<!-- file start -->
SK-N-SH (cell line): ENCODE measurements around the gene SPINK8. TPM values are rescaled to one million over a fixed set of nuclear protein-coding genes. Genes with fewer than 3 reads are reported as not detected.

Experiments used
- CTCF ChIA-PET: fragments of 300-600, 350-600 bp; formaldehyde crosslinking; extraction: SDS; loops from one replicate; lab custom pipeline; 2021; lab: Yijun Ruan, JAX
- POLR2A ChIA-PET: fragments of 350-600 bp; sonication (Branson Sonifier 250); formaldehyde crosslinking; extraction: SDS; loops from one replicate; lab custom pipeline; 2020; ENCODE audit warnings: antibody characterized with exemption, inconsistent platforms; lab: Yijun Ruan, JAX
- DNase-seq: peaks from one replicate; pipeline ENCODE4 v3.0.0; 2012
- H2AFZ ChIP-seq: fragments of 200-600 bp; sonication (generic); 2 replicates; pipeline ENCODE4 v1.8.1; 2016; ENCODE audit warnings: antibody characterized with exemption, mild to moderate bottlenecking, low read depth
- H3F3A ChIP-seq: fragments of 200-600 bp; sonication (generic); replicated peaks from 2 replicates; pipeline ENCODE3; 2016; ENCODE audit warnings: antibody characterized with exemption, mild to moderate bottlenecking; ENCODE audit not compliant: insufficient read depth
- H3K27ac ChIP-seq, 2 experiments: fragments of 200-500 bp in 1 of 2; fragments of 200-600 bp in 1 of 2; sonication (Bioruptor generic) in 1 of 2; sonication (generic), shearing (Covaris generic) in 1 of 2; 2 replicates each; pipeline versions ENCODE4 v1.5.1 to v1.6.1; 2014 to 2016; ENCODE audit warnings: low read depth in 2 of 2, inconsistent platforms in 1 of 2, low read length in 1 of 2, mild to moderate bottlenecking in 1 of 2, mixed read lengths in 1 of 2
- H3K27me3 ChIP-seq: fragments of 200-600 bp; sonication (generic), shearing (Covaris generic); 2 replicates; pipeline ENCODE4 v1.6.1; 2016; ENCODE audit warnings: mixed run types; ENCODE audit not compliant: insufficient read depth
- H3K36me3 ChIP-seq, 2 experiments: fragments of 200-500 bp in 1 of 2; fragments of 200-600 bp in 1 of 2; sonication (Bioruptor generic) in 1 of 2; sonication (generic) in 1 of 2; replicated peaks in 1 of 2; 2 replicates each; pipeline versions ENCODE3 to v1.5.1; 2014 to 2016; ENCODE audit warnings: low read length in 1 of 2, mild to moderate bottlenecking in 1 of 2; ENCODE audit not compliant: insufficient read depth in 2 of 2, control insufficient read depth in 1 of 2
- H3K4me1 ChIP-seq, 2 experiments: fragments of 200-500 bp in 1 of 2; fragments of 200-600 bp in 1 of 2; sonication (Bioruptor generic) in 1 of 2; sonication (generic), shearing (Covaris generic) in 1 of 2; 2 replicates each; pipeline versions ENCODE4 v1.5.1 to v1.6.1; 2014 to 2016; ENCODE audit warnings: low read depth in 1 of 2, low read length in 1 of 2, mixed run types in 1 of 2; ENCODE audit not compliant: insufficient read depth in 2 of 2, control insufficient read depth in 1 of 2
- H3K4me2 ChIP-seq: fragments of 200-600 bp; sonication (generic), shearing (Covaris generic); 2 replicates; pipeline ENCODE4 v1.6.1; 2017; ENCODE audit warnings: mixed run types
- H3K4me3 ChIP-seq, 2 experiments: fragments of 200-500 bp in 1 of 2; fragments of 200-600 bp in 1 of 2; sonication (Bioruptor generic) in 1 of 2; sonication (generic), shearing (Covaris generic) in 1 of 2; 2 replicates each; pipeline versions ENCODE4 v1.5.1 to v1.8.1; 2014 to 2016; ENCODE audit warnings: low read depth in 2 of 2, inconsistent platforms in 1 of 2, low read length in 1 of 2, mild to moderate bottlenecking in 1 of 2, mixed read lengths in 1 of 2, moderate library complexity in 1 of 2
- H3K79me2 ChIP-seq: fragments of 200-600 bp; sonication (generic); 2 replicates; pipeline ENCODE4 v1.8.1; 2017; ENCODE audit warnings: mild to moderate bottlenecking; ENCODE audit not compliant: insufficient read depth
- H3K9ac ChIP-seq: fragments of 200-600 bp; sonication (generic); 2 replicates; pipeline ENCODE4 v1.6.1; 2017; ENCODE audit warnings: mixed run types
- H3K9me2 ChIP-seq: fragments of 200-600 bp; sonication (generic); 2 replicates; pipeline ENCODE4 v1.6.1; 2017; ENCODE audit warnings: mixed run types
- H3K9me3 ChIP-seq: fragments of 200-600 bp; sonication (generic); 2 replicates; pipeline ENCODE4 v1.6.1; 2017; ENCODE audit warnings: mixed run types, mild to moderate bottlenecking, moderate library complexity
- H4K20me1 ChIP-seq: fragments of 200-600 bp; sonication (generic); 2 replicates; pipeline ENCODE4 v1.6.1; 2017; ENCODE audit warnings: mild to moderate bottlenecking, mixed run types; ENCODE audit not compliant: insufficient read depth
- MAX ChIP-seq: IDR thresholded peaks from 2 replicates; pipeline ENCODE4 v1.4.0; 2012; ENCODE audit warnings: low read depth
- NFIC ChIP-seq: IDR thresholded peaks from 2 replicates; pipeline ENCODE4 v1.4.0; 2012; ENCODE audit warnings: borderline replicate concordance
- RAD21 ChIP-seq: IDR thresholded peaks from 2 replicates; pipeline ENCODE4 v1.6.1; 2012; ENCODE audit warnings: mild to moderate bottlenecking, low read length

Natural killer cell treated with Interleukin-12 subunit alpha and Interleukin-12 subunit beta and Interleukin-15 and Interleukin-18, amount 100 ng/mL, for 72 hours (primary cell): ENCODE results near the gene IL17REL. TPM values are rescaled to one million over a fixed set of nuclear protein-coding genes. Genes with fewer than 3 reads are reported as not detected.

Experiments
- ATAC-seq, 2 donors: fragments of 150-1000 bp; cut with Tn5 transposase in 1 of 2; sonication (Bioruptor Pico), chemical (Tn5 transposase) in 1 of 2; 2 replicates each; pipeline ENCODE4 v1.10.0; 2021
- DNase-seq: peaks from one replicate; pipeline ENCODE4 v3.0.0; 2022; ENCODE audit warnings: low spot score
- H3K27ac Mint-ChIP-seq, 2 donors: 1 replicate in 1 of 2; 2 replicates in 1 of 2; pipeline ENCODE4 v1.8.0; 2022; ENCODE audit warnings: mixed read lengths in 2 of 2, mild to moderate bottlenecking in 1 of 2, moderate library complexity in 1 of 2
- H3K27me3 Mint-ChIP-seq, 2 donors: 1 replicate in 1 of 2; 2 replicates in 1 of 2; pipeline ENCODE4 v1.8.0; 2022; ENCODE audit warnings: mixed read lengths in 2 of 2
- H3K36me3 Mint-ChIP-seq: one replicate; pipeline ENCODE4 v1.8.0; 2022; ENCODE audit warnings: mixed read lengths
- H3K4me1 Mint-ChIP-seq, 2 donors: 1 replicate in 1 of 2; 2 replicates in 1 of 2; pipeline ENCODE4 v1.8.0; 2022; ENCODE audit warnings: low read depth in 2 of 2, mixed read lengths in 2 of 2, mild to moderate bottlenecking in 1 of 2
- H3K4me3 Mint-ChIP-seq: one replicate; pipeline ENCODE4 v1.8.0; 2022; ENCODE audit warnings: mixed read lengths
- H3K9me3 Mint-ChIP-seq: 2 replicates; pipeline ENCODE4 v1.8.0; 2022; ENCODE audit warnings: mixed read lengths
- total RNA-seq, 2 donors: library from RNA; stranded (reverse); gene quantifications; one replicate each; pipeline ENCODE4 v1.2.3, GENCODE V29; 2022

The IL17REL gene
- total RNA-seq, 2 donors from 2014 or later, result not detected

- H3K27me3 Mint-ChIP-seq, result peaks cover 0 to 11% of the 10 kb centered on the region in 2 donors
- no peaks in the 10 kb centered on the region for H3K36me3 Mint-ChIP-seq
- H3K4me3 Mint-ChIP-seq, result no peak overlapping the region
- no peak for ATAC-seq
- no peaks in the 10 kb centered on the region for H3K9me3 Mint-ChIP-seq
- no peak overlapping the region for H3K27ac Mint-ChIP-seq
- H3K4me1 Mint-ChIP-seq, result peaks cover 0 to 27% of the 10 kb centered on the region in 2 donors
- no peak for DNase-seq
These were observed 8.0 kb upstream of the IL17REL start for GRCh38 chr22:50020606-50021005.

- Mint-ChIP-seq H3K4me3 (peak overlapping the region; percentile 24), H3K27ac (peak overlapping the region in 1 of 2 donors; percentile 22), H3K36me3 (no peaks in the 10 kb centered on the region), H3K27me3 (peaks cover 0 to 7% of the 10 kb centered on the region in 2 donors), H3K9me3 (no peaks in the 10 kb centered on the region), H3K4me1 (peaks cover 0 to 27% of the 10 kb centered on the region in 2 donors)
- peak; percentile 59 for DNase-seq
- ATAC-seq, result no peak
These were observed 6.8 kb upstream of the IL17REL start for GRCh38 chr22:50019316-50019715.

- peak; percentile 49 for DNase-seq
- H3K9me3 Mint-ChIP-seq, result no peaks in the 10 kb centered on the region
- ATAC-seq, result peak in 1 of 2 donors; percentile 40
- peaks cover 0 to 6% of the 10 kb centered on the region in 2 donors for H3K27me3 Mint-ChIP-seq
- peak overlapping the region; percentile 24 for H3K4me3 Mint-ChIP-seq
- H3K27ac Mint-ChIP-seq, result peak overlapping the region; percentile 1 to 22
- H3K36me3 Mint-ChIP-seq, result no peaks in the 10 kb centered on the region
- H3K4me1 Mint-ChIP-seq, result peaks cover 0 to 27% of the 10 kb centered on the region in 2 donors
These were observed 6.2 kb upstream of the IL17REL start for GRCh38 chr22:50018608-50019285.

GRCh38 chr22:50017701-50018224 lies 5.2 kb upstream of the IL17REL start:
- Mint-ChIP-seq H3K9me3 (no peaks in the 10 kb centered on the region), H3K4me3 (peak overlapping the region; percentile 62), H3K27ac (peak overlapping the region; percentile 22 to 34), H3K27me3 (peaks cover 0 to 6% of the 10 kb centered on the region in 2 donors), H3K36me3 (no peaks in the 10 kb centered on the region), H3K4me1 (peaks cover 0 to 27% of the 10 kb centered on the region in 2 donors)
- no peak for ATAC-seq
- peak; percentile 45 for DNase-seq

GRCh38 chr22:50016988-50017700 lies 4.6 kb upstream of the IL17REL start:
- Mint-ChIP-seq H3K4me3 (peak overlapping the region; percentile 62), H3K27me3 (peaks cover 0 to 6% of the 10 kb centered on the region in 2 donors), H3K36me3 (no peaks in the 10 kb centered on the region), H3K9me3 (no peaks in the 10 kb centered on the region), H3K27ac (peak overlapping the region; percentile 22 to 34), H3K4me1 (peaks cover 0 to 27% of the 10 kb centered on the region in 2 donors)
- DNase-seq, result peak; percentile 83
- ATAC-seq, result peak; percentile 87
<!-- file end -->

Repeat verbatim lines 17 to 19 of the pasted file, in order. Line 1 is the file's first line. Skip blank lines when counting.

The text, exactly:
- H3K9me3 ChIP-seq: fragments of 200-600 bp; sonication (generic); 2 replicates; pipeline ENCODE4 v1.6.1; 2017; ENCODE audit warnings: mixed run types, mild to moderate bottlenecking, moderate library complexity
- H4K20me1 ChIP-seq: fragments of 200-600 bp; sonication (generic); 2 replicates; pipeline ENCODE4 v1.6.1; 2017; ENCODE audit warnings: mild to moderate bottlenecking, mixed run types; ENCODE audit not compliant: insufficient read depth
- MAX ChIP-seq: IDR thresholded peaks from 2 replicates; pipeline ENCODE4 v1.4.0; 2012; ENCODE audit warnings: low read depth